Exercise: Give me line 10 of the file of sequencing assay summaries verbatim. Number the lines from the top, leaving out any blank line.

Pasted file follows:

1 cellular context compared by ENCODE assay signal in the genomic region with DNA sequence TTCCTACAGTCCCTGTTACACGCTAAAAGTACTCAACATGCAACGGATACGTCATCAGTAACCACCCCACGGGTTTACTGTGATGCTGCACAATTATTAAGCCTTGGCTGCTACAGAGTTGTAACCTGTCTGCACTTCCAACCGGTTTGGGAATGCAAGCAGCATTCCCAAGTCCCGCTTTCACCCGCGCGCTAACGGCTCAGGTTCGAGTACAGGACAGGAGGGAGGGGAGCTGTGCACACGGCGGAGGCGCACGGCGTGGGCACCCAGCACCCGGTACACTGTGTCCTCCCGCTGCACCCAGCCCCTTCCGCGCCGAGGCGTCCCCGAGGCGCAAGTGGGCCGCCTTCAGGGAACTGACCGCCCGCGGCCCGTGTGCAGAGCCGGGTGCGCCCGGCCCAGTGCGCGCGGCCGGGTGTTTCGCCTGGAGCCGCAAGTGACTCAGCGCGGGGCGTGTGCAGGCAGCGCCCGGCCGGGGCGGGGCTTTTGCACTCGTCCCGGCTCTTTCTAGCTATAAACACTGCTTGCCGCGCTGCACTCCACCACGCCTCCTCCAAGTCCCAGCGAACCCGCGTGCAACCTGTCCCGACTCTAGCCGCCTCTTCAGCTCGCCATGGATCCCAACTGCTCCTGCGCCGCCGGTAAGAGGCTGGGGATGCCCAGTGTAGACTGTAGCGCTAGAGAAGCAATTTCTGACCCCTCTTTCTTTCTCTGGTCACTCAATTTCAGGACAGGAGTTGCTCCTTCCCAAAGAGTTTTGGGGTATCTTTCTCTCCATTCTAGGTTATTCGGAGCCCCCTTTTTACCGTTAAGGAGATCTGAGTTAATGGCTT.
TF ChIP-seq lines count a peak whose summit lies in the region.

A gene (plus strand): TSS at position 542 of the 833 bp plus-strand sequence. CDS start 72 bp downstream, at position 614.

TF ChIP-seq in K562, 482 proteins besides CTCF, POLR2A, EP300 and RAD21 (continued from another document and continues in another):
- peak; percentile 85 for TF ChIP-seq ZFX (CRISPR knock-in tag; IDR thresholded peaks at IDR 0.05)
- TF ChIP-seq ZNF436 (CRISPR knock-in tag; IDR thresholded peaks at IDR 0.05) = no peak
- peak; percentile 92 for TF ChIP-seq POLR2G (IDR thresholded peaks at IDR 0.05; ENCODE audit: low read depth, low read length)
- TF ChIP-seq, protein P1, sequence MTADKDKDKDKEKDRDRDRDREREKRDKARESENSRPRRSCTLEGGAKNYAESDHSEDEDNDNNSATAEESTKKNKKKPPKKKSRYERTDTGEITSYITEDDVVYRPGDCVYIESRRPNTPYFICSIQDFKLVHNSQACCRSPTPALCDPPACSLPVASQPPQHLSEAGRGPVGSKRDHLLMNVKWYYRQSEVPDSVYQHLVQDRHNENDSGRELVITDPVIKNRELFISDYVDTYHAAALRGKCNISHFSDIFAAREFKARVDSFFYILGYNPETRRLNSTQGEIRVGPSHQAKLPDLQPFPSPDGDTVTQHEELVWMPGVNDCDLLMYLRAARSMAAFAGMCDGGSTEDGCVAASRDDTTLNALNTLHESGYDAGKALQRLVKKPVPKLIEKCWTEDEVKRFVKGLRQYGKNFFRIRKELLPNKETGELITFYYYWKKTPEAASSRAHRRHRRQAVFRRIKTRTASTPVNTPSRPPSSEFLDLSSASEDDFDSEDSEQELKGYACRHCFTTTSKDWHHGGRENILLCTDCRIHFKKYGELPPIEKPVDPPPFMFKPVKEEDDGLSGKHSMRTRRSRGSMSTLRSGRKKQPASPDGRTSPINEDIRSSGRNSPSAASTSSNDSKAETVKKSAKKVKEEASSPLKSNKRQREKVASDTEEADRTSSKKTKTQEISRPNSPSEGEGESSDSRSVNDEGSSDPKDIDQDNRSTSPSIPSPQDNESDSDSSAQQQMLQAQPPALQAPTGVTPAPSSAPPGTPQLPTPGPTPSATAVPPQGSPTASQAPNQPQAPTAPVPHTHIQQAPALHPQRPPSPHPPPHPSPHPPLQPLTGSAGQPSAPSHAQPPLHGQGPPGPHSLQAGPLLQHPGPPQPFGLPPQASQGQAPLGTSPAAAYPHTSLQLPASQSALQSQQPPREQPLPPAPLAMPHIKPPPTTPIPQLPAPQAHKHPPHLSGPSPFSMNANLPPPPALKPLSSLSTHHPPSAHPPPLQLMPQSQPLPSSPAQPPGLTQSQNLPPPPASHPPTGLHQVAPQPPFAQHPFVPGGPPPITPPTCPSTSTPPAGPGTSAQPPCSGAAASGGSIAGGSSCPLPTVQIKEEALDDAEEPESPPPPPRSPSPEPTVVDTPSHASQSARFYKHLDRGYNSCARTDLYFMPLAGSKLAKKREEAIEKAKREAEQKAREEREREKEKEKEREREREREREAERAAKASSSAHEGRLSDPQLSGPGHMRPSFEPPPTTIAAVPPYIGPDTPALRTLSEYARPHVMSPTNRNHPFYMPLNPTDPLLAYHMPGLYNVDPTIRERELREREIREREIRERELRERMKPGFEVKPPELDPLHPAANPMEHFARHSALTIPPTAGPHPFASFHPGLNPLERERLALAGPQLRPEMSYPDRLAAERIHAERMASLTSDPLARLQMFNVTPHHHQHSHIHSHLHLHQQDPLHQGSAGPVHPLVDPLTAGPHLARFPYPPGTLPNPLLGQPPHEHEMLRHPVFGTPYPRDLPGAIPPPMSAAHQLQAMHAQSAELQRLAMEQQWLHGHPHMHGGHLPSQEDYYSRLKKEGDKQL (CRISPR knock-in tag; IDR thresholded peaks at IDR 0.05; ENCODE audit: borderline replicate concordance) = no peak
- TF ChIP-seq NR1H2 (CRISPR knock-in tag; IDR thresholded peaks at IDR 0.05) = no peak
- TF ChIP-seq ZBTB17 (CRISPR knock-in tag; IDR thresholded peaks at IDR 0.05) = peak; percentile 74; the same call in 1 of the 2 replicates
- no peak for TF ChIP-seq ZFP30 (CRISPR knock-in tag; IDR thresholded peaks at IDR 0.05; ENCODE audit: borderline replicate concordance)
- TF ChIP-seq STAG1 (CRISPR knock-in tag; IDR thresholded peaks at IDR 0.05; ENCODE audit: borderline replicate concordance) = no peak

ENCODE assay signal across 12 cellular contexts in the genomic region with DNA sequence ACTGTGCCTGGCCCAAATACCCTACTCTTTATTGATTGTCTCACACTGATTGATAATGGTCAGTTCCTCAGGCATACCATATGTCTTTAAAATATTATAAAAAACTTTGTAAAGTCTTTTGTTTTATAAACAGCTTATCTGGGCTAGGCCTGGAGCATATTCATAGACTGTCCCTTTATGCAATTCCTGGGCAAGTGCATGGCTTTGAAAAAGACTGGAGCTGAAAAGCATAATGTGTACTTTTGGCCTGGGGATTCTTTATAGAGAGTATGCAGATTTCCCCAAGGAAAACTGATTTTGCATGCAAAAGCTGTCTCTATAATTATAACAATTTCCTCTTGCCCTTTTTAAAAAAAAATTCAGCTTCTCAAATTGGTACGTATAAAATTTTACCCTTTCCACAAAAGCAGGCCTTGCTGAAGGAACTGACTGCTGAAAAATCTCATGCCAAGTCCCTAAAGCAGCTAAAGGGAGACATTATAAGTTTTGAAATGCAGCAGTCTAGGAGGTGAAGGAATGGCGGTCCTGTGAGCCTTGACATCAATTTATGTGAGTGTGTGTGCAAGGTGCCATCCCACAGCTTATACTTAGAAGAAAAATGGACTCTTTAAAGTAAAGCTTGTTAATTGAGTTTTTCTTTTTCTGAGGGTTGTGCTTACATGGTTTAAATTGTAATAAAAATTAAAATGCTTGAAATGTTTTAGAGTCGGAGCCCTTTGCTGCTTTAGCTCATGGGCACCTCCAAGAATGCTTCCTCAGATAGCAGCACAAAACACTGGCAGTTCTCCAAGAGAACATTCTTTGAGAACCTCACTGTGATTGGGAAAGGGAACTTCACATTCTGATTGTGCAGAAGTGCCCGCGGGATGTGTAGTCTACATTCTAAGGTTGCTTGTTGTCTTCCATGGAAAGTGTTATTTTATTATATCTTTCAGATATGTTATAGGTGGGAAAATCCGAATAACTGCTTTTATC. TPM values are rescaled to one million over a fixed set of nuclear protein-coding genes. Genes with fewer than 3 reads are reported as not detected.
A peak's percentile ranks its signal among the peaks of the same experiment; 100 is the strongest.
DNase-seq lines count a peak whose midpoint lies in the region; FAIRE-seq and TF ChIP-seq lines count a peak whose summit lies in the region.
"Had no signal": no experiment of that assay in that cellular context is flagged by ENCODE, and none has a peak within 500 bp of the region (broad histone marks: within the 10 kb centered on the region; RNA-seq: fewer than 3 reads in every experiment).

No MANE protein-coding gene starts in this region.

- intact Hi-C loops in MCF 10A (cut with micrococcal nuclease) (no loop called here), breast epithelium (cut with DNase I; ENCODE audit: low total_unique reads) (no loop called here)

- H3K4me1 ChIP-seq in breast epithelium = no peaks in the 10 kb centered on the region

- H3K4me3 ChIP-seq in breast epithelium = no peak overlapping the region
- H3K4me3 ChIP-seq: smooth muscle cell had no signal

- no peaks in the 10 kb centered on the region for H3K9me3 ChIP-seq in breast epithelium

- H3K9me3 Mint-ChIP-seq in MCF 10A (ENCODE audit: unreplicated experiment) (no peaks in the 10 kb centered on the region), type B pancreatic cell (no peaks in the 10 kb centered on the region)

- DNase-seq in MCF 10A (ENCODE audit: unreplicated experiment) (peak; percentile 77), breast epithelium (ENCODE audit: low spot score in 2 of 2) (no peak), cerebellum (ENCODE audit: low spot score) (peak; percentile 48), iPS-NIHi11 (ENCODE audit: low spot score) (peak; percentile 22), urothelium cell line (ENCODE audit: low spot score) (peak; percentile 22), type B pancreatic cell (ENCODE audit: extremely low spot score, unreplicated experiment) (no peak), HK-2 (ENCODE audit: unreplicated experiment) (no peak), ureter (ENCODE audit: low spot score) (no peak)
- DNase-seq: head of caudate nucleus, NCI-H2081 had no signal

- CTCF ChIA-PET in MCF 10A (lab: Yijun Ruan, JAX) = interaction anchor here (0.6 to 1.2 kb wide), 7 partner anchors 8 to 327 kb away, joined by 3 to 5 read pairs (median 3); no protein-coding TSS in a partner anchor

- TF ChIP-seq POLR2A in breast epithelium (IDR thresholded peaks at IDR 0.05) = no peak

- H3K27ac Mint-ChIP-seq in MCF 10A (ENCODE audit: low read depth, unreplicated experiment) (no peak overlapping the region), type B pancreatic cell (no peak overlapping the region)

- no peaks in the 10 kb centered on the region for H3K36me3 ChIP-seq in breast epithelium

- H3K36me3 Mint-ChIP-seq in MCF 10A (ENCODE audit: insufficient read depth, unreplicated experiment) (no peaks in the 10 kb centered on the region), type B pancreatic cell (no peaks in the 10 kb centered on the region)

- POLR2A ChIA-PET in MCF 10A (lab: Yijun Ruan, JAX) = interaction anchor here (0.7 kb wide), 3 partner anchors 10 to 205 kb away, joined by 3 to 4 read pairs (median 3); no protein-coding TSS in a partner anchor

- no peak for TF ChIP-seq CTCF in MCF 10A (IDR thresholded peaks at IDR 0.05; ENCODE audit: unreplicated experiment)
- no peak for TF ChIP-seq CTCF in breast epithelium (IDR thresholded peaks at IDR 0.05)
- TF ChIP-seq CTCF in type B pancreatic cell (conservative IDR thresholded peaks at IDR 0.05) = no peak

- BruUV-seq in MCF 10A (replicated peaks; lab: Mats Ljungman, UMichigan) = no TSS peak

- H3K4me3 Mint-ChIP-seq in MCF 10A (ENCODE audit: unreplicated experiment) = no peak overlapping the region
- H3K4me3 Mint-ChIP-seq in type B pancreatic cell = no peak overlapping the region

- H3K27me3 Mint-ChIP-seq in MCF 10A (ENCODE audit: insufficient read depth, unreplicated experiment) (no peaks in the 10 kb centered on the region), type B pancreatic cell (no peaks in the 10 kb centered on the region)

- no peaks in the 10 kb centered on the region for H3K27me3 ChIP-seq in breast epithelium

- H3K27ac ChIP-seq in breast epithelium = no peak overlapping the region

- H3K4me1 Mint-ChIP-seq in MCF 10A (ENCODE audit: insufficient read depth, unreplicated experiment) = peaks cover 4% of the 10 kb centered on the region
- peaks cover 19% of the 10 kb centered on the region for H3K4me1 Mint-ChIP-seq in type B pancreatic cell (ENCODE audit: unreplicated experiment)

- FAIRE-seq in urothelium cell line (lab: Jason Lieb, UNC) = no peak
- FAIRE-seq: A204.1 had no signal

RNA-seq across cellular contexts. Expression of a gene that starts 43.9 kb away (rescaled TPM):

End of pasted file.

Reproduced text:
- TF ChIP-seq ZBTB17 (CRISPR knock-in tag; IDR thresholded peaks at IDR 0.05) = peak; percentile 74; the same call in 1 of the 2 replicates